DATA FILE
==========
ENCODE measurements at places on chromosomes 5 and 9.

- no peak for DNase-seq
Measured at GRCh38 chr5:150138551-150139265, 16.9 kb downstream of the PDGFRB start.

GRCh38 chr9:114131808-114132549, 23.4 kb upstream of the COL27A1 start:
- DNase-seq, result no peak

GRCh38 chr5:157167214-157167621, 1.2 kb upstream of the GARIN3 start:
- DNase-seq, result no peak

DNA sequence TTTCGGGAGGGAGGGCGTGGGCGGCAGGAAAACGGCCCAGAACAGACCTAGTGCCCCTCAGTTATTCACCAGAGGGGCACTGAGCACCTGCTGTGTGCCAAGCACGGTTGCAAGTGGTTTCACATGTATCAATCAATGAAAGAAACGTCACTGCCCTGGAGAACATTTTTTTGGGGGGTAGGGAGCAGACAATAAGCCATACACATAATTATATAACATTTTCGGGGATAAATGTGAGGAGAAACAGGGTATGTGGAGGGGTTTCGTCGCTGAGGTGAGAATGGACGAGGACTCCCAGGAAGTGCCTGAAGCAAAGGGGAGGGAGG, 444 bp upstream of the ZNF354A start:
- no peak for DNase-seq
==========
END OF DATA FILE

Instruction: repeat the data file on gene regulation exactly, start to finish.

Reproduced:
ENCODE measurements at places on chromosomes 5 and 9.

- no peak for DNase-seq
Measured at GRCh38 chr5:150138551-150139265, 16.9 kb downstream of the PDGFRB start.

GRCh38 chr9:114131808-114132549, 23.4 kb upstream of the COL27A1 start:
- DNase-seq, result no peak

GRCh38 chr5:157167214-157167621, 1.2 kb upstream of the GARIN3 start:
- DNase-seq, result no peak

DNA sequence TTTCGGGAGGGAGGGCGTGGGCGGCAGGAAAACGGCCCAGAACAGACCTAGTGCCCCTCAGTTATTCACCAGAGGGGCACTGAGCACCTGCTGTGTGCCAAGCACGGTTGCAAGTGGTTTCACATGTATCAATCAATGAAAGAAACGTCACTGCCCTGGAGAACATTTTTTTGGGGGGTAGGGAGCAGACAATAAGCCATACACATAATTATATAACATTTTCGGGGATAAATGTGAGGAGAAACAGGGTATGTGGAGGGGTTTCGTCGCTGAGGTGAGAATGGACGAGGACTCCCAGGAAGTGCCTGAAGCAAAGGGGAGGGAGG, 444 bp upstream of the ZNF354A start:
- no peak for DNase-seq